Getting a good night's rest can be challenging when your hips start to hurt in the dead of night. There may be many potential causes for this pain, and some may be more manageable than others. Still, you'll want to explore all the possibilities and find the root cause before using stretching techniques or medications.
If hip pain prevents you from finding a comfortable sleeping position, continue reading on because we will cover some of the most common reasons for hip joint pain at night and offer advice on getting a deeper sleep without affecting your day-to-day activities.
Common Causes of Nighttime Hip Pain
Several things can cause hip pain at night. The most common conditions are discussed below.
Pregnant women know how pregnancy can take a toll on their bodies. One area that is affected by this process is the hips, causing many pregnant women to experience what is known as pelvic pain.
While many factors play into this discomfort, the physical changes in your body will stress your lower back and gluteal area, resulting in a weakened hip joint, which causes bone-related pain.
This relaxation leads to the loosening of ligaments and connective tissues, leading to what those familiar with it best describe as pelvic girdle pain (PGP) during pregnancy.
Changing your sleeping position might be a good idea if you often wake up with hip pain. You may put excess pressure on your hip if you are a side sleeper. Try flipping onto a slightly different side or laying on your back until the hip pain is gone.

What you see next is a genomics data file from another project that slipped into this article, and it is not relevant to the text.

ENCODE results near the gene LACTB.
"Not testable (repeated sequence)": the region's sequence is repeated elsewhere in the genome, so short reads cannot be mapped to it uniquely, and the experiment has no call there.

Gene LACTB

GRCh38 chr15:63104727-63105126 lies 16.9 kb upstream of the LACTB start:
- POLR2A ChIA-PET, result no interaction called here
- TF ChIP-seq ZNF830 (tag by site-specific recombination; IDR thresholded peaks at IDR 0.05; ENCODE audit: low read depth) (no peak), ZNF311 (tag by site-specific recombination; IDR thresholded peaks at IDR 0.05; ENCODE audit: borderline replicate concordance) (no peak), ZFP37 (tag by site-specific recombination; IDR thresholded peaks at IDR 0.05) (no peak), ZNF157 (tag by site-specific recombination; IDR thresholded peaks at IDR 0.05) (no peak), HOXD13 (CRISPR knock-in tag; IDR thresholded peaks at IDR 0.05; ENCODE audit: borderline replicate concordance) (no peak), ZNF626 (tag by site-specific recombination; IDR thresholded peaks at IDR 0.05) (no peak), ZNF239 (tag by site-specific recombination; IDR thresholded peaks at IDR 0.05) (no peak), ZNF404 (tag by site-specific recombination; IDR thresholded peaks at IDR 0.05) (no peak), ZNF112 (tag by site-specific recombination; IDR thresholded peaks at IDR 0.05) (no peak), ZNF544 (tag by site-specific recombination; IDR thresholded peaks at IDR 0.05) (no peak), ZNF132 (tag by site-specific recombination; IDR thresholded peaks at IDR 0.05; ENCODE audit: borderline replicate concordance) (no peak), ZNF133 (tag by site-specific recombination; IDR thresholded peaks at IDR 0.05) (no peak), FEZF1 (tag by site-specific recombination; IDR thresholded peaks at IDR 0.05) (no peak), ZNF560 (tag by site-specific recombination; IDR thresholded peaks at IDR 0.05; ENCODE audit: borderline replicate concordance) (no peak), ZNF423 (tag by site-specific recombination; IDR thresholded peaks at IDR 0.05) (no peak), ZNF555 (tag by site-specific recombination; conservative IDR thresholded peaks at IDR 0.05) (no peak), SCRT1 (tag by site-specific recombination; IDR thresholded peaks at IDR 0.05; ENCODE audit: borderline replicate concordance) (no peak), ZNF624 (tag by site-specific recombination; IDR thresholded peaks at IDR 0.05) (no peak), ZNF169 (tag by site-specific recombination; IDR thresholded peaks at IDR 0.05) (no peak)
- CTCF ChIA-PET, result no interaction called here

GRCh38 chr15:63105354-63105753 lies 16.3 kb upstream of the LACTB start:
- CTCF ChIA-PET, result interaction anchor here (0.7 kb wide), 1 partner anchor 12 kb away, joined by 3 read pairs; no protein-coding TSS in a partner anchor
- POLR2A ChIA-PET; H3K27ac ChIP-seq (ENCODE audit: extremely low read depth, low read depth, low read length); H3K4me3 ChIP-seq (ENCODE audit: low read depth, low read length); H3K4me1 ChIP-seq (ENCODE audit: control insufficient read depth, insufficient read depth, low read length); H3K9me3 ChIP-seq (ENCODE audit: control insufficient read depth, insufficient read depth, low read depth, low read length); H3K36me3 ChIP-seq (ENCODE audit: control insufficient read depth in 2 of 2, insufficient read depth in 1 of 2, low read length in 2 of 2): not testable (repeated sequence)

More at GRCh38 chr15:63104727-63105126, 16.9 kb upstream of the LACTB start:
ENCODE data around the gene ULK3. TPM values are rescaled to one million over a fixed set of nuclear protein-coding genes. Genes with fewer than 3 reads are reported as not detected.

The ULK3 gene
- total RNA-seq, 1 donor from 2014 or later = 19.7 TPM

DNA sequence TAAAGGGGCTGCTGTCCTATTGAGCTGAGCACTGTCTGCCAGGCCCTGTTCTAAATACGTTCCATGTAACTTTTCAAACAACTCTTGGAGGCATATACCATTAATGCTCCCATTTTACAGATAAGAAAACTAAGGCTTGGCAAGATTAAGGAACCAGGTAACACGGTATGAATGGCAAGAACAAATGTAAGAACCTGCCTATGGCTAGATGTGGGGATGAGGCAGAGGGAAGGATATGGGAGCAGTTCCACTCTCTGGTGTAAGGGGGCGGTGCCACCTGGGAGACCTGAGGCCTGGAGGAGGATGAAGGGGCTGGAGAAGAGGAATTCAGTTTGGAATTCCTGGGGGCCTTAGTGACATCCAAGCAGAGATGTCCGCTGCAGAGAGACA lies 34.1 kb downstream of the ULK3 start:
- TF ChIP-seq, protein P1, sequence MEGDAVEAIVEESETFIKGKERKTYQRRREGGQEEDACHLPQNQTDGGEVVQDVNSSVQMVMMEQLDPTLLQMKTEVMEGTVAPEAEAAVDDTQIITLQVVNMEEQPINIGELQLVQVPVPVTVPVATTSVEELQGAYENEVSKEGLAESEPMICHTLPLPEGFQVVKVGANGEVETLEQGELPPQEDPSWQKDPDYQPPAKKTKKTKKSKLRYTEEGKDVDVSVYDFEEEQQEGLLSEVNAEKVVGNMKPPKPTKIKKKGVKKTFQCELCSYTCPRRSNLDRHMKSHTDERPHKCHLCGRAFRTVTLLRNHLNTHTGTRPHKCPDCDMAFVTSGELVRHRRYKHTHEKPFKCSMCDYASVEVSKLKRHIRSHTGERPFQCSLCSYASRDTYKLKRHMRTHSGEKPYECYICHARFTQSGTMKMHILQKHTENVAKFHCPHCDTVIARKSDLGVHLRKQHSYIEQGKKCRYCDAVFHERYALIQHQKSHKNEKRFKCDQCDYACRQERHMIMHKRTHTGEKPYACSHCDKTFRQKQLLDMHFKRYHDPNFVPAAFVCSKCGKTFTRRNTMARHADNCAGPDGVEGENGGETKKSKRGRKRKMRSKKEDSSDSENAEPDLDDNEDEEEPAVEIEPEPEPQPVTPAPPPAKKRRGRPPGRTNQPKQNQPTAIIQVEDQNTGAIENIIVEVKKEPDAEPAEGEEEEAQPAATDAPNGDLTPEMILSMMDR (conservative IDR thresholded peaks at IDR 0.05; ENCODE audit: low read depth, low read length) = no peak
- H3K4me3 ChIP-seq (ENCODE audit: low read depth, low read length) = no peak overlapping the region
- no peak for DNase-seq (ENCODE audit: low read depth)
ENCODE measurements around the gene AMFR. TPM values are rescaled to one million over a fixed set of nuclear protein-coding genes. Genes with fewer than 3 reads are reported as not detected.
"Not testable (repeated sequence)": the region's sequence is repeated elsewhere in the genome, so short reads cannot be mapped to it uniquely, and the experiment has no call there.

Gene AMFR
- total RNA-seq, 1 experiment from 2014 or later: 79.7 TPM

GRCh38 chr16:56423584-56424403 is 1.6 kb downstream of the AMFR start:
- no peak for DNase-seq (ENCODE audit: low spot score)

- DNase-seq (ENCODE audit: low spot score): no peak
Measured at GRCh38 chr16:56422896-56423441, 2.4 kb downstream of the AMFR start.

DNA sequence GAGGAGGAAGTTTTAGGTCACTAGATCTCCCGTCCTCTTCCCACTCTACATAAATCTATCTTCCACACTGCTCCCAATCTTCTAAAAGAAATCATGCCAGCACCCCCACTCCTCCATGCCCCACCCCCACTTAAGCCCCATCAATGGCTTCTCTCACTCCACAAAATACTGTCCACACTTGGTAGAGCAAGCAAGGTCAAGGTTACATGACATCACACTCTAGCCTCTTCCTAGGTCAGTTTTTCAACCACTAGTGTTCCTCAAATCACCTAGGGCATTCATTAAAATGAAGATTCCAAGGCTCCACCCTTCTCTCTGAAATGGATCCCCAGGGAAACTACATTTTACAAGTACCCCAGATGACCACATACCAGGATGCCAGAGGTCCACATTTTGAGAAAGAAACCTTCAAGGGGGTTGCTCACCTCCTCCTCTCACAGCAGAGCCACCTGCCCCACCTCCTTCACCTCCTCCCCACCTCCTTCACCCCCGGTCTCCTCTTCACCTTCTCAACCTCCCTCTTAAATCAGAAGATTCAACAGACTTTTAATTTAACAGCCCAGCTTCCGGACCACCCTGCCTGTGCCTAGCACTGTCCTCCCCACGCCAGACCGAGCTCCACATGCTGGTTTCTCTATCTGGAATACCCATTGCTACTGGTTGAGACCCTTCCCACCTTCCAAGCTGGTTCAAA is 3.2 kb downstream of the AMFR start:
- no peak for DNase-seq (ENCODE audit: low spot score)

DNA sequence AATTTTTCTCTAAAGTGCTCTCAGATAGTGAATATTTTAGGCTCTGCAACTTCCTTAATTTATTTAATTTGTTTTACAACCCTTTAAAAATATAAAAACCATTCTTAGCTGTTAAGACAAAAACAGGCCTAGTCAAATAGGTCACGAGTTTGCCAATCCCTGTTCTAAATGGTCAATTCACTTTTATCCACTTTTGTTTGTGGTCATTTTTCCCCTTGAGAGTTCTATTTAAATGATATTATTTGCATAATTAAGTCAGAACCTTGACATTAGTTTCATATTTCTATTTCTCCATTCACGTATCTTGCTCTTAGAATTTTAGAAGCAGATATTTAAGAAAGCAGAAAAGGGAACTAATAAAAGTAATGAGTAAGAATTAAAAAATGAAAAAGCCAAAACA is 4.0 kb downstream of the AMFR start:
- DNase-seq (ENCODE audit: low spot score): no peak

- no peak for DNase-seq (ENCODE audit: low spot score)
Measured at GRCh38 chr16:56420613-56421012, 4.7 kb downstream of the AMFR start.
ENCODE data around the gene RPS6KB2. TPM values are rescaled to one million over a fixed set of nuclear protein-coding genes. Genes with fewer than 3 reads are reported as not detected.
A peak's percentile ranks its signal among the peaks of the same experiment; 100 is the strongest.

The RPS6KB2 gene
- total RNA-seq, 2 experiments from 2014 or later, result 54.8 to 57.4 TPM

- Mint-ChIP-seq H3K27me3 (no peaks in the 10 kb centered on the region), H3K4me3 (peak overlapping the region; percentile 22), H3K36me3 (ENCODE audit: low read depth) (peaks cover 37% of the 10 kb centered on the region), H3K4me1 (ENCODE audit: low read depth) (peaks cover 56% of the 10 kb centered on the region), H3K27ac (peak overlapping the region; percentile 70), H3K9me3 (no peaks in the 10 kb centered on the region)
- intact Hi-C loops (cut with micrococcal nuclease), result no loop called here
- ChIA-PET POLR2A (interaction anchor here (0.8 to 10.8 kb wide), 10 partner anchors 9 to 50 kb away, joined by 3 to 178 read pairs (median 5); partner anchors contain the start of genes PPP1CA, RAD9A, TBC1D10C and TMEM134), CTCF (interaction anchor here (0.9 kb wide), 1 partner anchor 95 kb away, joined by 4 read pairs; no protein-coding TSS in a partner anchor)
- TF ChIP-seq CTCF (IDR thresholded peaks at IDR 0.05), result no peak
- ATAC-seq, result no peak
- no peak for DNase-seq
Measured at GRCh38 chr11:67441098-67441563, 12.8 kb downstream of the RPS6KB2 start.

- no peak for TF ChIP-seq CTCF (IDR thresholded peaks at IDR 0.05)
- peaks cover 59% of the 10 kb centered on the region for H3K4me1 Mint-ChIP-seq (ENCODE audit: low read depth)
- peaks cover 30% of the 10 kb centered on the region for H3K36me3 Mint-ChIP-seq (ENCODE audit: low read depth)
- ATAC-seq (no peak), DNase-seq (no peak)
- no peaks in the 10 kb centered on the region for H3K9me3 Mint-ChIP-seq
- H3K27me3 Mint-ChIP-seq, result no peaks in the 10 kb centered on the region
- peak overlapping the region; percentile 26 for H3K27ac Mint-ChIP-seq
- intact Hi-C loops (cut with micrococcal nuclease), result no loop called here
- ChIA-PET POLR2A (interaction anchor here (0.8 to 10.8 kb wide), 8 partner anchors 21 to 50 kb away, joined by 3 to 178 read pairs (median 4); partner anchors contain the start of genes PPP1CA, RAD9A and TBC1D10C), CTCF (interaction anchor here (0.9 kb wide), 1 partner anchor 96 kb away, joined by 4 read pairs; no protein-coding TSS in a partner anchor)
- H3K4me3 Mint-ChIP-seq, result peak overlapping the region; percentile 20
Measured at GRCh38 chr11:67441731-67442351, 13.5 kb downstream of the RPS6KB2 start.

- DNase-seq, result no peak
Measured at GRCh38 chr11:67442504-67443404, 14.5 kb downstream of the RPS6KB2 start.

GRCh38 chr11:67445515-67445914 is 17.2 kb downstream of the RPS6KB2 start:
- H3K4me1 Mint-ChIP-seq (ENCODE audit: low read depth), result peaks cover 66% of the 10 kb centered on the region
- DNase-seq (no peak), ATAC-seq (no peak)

You could also put a pillow under or between your knees for support. Another aspect that should be considered is what type of mattress you use. If your mattress is too soft or firm, it won't give you adequate support for the amount of stress and pressure the hips undergo from moving or simply standing in place all day long.
Your body has many fluid-filled sacs that protect your joints by offering a cushion between bones and muscles. These fluid-filled sacs are called bursae; sometimes, they can become inflamed, causing pain day and night.
Since bursitis is an inflammation of the bursa, it becomes aggravated if the patient has been sitting for long periods or following any form of physical activity. Sleeping on the affected side becomes very difficult due to the constant pain caused.
Fortunately, with rest, medication, and sometimes patience, this condition can heal, and patients may be able to sleep again.
Osteoarthritis of the hip is a condition that takes time to develop and unavoidably will only worsen over time. Symptoms are worsened by rising inflammation, increased pain, and extreme stiffness and irritation in the patient.
Several methods of alleviating pain, such as heat, exercise, and medication, have proven effective. With osteoarthritis of the hip being a chronic problem, it will never go away.
Hip tendonitis is an inflammation of the tendons (which connect bone to muscle), causing you to feel achy and sore when moving or waking up in the morning. It's caused by overuse or injury.
Here are some additional things for how Hip pain at night can be caused:
- Arthritis: Arthritis is the inflammation of joints, which can cause pain, stiffness, and swelling in any joint, including the hip joint.
- Sciatica: Sciatica is a condition where the pain radiates from the lower back down to the leg due to a pinched nerve in the lower back.
- Piriformis syndrome: Piriformis syndrome is a condition that causes pain in the buttock and hip. It is caused by the piriformis muscle, a small muscle that helps rotate the hip.
- Mattress: A too-soft or firm mattress can also cause hip pain.
- Weight gain: Excess weight can stress the hip joint and cause pain.
Best Sleeping Positions for Hip Pain
One should always assume there is more than one way to sleep regarding relieving hip pain. The position of your body on any given night depends on the source of your discomfort. For example, you may prefer sleeping with a pillow between your knees if you suffer from lower back pain.